+ Reply to Thread
Page 1 of 2 1 2 LastLast
Results 1 to 10 of 15

Thread: How many Litres per minute of HHO are needed

  1. #1
    Huck Guest

    Default How many Litres per minute of HHO are needed

    I am just beginning to experiment with HHO; reading through this forum I noticed everyone is talking about how many Litres Per Minute (LPM) their generators will make. This brings two questions to mind:

    1- How many LPM are needed to begin to see a fuel savings in a four cylinder engine that runs at a constant 1800 RPM?

    2- How many LPM will be needed to eliminate the need for any petrol in the same engine? The engine currently burns gas at a rate of 4.16 litres per hour (1.1 gallons per hour).

  2. Default

    I have heard of units running with as little as .5 liters per minute and still saving people money.

  3. #3
    gasmakr Guest

    Default

    Quote Originally Posted by Huck View Post
    1- How many LPM are needed to begin to see a fuel savings in a four cylinder engine that runs at a constant 1800 RPM?.
    how fast are you driving at 1800 rpm 35mph or so? for most of the 4 cylinder cars i have owned or own currently that is just above idle. I commute to work on the interstate and run around 3000-3300 rpm at speed.

  4. #4
    Ronjinsan Guest

    Default

    Assuming you are talking about a generator or pump of some kind, I would say that you should see significant benefits at 1ltr per minute, maily because you are on a constant rev range and dont have any acceleration to cope with! All the best.

  5. #5
    dennis13030 Guest

    Default

    Per Question #2
    The equation is

    X=D*RPM/2

    X is the liters per minute required.
    D is the engine displacement in liters.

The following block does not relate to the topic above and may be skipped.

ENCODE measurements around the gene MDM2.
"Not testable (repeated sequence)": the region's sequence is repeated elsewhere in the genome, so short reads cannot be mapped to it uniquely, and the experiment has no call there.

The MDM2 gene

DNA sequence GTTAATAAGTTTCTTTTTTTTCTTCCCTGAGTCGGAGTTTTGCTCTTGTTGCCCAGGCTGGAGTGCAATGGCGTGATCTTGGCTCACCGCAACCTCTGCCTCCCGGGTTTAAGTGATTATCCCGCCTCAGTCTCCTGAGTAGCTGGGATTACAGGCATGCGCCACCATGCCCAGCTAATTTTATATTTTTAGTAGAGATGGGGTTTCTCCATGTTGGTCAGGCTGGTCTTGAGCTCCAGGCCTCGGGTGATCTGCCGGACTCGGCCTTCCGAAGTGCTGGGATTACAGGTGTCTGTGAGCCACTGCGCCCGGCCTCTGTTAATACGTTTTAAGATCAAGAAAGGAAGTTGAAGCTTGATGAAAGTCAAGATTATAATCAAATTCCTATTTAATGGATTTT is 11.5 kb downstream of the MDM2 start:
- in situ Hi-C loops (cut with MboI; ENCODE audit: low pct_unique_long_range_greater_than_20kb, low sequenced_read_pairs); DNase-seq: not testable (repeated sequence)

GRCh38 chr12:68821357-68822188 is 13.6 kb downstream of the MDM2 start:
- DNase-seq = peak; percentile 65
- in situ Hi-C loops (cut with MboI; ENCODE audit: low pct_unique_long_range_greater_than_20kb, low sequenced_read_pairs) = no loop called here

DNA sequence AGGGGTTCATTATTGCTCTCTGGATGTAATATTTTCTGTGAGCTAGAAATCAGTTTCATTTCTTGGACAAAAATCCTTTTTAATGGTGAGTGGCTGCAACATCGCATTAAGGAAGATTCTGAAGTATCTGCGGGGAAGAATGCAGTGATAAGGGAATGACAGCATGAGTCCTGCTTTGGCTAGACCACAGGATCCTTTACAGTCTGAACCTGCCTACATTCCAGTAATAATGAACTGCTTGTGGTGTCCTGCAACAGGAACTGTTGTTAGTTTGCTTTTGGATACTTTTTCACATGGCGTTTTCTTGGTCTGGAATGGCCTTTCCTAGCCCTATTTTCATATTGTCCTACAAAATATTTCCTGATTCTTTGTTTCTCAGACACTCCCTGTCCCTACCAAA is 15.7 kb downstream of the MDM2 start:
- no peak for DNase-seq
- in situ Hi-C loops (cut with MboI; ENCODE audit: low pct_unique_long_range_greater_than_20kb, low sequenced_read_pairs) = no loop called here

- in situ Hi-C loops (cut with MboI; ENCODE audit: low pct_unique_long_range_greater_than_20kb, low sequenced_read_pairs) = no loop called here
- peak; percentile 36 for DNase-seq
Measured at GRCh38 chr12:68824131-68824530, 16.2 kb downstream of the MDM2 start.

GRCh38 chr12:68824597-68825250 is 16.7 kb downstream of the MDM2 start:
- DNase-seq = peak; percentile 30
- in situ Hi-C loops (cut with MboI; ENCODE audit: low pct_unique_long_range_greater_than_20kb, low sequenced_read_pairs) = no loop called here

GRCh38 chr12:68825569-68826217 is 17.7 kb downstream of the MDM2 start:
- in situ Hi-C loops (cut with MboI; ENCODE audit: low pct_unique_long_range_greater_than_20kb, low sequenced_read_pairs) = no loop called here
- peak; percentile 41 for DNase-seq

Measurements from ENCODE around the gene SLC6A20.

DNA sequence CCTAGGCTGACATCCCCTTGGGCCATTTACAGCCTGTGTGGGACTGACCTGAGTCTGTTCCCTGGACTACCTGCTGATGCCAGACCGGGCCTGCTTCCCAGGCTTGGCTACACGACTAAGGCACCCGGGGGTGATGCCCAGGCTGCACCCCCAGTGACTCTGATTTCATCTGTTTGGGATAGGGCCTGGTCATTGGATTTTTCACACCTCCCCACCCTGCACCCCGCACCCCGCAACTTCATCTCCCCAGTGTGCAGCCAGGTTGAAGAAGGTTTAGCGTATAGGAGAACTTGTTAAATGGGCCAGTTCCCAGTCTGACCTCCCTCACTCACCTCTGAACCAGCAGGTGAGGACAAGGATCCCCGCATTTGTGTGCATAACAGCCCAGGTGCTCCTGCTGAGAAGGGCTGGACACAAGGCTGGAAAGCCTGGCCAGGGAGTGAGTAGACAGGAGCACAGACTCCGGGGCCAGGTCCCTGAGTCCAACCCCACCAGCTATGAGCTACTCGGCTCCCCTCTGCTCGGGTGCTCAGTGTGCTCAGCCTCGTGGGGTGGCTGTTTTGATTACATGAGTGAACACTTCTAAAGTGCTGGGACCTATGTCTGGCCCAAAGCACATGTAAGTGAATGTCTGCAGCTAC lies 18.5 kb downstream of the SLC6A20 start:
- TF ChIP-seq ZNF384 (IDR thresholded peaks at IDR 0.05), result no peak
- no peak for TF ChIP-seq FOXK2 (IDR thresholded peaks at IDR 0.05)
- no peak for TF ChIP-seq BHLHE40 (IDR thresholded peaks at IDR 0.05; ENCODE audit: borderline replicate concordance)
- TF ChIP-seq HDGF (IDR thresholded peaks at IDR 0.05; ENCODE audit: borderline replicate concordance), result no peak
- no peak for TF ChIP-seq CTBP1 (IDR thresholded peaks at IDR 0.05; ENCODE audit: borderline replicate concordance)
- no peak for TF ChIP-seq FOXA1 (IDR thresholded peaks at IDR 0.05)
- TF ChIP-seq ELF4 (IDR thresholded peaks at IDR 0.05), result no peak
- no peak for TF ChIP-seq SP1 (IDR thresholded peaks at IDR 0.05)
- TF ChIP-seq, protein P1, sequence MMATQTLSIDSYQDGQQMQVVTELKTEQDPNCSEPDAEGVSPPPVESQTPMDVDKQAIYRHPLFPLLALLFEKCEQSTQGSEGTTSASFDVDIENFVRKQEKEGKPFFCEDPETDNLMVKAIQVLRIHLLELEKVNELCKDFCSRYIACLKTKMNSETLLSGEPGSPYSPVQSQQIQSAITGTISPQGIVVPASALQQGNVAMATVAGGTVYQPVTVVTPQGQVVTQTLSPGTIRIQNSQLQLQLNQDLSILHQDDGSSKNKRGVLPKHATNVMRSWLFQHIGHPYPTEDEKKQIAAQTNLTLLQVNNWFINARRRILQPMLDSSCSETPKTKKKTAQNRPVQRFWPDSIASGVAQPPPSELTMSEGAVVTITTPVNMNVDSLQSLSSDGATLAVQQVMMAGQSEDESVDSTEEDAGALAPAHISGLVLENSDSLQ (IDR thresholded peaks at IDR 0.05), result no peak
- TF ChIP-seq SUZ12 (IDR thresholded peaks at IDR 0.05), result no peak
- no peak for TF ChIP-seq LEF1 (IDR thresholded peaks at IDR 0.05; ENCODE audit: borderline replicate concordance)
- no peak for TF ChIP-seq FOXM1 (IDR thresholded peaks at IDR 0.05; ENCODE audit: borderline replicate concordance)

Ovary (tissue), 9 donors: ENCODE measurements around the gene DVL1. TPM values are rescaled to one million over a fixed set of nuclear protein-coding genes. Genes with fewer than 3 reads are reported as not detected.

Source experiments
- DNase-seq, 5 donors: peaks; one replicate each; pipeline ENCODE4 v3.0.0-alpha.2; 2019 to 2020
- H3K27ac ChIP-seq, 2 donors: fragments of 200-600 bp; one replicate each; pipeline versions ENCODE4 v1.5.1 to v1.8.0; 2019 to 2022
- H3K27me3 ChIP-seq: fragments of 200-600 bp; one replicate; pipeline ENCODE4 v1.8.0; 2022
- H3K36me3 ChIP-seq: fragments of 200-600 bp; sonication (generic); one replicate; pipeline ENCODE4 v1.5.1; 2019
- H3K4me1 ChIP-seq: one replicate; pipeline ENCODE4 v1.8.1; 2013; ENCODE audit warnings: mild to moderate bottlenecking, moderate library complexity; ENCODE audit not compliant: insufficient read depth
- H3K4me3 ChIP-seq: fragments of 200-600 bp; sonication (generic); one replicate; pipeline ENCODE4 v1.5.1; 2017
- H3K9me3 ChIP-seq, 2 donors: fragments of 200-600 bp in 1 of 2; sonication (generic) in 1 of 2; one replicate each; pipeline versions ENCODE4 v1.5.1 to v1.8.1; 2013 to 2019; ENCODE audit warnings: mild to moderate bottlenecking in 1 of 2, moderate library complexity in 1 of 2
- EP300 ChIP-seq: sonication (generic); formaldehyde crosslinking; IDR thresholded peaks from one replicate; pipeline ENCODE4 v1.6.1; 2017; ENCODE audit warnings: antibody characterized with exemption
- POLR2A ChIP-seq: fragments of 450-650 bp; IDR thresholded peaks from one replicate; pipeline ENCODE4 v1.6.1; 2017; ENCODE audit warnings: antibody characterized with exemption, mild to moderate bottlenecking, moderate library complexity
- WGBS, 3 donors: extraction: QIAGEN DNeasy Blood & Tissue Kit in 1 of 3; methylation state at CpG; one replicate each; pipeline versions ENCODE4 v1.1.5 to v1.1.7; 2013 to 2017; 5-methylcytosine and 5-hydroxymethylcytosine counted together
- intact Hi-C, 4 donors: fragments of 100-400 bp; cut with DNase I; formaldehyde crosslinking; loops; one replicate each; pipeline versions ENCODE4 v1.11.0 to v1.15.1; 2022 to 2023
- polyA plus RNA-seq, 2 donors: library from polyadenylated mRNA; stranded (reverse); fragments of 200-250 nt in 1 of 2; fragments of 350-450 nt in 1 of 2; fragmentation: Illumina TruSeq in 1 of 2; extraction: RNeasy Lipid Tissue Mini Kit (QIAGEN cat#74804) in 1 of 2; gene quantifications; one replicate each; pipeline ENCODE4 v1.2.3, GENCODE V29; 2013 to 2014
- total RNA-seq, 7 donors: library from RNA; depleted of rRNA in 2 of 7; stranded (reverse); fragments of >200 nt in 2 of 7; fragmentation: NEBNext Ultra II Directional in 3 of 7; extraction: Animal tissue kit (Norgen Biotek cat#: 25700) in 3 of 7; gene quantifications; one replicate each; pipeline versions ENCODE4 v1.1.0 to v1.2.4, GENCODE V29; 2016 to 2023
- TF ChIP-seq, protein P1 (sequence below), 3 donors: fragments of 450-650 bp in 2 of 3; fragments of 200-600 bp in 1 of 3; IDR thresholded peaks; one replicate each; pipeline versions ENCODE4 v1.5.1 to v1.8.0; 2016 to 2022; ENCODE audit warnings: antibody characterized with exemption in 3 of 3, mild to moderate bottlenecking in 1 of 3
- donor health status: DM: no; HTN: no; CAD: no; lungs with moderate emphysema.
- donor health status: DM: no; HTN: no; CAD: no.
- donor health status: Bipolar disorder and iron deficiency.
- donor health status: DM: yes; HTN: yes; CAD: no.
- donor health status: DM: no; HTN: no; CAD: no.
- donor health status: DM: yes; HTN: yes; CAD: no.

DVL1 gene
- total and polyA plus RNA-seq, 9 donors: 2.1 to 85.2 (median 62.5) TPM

RPM is the speed of the crank shaft.

    Assumes that a 4 stroke engine is used and that all cyclinders are fully saturated with HHO.

    Realistically, you may only require about half as much flow.

  6. #6
    Smith03Jetta Guest

    Default

    I think you need to re-think your equation. With that equation, I would require 3000 liters per minute to run my 2.0 liter engine at 3000 rpms.

    Mr. Smith

  7. #7
    Ronjinsan Guest

    Default

    I agree MrSmith ...... if Dennis has a look around this site a bit he will come across some more realistic equations he can apply.

  8. #8
    dennis13030 Guest

    Default

    It looks like a lot of flow is needed bye my equations. However it is the volume of gas/air that runs through the engine.

    My equations do state that the cyclinders are saturated. They may not have to be saturated to fully function.

    The flow rate is correct. Its the displacement of the engine times the speed of the crank divided by 2(for a 4 stroke).

  9. #9
    Sfair74 Guest

    Default

    Quote Originally Posted by gasmakr View Post
    how fast are you driving at 1800 rpm 35mph or so? for most of the 4 cylinder cars i have owned or own currently that is just above idle. I commute to work on the interstate and run around 3000-3300 rpm at speed.
    That's strange. Maybe it's your driving habits or the traits of a small engine. Personal I have a 3.8L v6 in a 1996 Buick Regal GS and just cruising I'm doing 1600-1800 RPM @ 55-60 MPH. If I use slow and steady acceleration I don't pass 2000 rpm and if I do pass 2k it's not by much. When you use rapid acceleration and changes in your speed that's when the RPMs go up.

  10. #10
    gasmakr Guest

    Default

    That post refers to 4 cylinder small displacement engines like 2.0L or less...
    I have also had cars that ride at a much lower RPM like my 5.0 Mustang it rides at 1100rpm at 55mph....but that also depends on gear ratio of the rear end and final drive ratio of the transmission..my commuter car runs an average rpm of 3000 on my commute at 65mph.

+ Reply to Thread

Posting Permissions

  • You may not post new threads
  • You may not post replies
  • You may not post attachments
  • You may not edit your posts